[Marxism] Hero

Louis Proyect lnp3 at panix.com
Thu Dec 9 10:27:27 MST 2004


Zhang Yimou is one of China's most talented film directors. He has also run 
afoul of the authorities over the years for making films that pushed the 
envelope of what was politically acceptable. In 1990, "Ju Dou" was banned 
because it represented a woman committing adultery against an oppressive 
husband. The 1999 "Not One Less" depicts a teenaged schoolteacher locked in 
struggle with government bureaucrats over funding for her rural school. 
Perhaps the censors approved this film because of its happy ending, when 
the bureaucrats are won over by the plucky youth.

Nowadays Zhang is making films that are a retreat from the earlier films. 
Dispensing entirely with themes that challenge the status quo, "Hero" and 
"House of Flying Daggers" seem very much influenced by Ang Lee's "Crouching 
Tiger, Hidden Dragon." My comments here are directed toward "Hero," which I 
saw recently in DVD.

During the 1980s and 90s Hong Kong studios churned out film after film 
starring Jet Li or Jackie Chan as itinerant swordsman standing up to evil. 
These films were marketed to a mass audience and made no pretenses to high 
art. They also relied on combat scenes that relied strictly on the 
acrobatic and martial arts skills of the stars. Unfortunately, first Ang 
Lee and now Zhang Yimou decided to use the sort of computer-assisted 
special effects that were found in the Matrix films where characters defy 
the laws of gravity routinely.

In "Hero," the star Jet Li floats through the air at the drop of a hat. 
This allows Zhang Yimou to choreograph some spectacular mid-air sword 
fights that remind one of a Chagall painting. Since they are so obviously 
disconnected from physical reality, they tend to convey as much danger as a 
Chagall painting.

Zhang seems much more interested in visual effects than anything in this 
elaborate costume drama. Armored soldiers march in formation as if on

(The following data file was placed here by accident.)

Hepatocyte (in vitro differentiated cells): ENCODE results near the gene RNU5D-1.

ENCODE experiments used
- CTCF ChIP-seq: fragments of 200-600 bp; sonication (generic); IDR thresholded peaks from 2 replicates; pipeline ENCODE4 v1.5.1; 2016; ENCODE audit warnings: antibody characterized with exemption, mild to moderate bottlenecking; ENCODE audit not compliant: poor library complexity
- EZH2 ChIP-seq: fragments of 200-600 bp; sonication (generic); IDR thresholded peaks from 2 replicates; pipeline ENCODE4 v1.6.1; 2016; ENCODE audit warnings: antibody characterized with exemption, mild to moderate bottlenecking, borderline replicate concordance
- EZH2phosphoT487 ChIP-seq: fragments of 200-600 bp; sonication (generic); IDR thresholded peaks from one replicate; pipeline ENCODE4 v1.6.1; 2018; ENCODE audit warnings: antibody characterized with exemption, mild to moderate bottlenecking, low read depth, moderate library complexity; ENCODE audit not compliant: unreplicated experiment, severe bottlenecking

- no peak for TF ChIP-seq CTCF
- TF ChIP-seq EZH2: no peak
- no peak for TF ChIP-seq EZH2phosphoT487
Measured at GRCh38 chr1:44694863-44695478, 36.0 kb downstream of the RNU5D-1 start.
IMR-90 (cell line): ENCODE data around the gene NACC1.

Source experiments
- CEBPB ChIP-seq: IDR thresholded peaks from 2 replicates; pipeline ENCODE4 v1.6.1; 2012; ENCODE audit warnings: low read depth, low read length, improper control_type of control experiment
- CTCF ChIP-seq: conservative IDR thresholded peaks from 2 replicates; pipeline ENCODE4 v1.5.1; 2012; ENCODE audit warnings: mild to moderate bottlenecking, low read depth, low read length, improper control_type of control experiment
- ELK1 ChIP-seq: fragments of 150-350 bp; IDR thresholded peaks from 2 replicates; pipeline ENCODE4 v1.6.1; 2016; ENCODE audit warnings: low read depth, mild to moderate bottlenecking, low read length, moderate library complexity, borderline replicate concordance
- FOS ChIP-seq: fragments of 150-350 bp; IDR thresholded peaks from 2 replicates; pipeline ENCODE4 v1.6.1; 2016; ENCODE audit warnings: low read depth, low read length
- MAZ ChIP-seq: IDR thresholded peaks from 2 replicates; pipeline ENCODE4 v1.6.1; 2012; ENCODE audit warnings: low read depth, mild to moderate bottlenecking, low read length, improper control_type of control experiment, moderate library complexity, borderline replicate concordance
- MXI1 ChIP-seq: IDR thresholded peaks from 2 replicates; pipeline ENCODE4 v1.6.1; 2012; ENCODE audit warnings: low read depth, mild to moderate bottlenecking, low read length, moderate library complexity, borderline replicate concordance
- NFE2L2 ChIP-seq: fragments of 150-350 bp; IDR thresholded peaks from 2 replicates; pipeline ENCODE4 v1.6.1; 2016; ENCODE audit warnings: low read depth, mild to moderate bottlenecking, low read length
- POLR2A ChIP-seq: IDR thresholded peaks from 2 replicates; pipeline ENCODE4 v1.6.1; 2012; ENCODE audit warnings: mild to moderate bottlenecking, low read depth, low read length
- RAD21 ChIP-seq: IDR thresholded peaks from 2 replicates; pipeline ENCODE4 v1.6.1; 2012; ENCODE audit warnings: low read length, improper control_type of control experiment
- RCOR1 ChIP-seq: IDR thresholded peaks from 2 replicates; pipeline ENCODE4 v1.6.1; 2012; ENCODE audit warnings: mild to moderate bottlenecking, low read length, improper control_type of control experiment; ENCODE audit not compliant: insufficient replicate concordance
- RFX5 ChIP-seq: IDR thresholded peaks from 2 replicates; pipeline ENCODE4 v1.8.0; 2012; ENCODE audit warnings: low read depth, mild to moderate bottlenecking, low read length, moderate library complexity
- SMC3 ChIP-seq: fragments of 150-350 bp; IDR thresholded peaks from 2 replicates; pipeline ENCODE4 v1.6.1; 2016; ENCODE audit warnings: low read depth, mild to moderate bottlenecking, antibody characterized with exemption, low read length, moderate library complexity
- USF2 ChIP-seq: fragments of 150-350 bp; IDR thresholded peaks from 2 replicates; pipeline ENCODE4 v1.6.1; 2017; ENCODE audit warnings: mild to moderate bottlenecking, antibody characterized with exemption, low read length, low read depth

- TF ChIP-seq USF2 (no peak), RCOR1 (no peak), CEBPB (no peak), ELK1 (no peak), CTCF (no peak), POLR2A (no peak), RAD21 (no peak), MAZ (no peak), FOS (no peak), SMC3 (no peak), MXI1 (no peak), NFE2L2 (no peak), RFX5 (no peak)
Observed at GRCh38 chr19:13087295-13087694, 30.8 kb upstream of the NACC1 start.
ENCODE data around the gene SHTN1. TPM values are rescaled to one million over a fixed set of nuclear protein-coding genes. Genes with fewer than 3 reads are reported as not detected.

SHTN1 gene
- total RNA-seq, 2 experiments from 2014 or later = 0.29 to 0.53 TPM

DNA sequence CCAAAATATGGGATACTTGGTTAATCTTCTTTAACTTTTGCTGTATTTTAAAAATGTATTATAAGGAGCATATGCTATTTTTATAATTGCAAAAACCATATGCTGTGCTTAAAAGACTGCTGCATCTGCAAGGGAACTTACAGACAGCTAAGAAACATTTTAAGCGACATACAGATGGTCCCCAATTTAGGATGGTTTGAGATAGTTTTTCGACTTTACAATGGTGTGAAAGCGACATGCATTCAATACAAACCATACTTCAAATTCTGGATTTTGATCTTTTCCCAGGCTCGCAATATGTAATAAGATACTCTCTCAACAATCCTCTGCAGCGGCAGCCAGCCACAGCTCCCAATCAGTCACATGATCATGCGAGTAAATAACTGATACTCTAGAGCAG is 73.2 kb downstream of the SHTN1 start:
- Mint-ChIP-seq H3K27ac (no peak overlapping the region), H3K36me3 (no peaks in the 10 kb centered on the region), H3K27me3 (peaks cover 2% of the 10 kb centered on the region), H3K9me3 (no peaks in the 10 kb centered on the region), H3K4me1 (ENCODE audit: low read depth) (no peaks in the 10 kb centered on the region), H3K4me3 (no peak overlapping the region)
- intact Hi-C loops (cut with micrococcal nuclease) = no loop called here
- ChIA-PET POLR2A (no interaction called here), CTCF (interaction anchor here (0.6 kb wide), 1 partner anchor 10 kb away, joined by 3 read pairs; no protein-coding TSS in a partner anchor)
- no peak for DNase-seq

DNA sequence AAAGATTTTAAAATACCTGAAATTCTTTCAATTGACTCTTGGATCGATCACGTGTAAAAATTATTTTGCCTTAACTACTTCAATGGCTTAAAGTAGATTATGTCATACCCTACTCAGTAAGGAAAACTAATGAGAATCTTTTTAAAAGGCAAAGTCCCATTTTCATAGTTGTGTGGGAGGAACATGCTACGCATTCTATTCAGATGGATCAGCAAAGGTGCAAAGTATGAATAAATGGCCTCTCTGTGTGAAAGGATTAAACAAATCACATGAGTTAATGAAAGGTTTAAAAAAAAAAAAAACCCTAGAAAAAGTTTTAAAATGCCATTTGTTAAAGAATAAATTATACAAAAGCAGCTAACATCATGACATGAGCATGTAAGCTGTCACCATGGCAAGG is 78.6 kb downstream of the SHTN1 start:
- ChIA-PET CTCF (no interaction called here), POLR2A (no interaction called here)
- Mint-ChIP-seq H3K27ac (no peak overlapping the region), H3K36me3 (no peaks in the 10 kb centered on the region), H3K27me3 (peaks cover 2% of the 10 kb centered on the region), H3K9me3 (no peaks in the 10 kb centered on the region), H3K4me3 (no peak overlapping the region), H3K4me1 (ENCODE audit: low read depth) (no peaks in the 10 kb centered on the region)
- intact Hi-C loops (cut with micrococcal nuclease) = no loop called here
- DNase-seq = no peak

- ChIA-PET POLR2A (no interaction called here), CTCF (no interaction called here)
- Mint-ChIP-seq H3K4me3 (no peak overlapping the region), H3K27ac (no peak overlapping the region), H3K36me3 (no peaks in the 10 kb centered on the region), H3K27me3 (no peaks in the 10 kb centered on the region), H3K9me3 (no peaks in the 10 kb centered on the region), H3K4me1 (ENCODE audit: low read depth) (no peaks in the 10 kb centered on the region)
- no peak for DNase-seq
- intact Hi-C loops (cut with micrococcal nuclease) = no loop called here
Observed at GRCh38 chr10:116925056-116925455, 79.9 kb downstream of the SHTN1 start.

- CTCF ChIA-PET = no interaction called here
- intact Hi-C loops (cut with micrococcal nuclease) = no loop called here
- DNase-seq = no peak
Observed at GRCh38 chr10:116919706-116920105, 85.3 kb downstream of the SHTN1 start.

stage. At the end of the film, they demand the execution of Jet Li in 
unison. The effect is positively operatic. Zhang does have a demonstrated 
affinity for opera. In 1997 he directed the Puccini opera "Turandot" in 
Florence, Italy with Zubin Mehta serving as conductor. In 1998, he and 
Mehta once again collaborated on a re-staging of the opera in Beijing. 
"Turandot," of course, is an opera that revolves around vast numbers of 
Chinese imperial attendants and soldiers marching in and off stage to great 
effect.

The story itself revolves around the plot of Jet Li and his associates to 
assassinate the King of Qin, who has decided to subjugate the five other 
kingdoms in ancient China in order to create a unified state and a unified 
language. The assassins all come from a kingdom that has suffered from his 
assaults. Ultimately, "Hero" becomes a Rashomon-type tale in which the King 
of Qin and his enemies present contrasting accounts of both their 
involvement and his culpability. I don't think I am giving away anything 
when I say that the King is ultimately vindicated as a national unifier in 
the mold of Stalin or Mao. One must conclude that Chinese film-makers 
operate under tremendous constraints.

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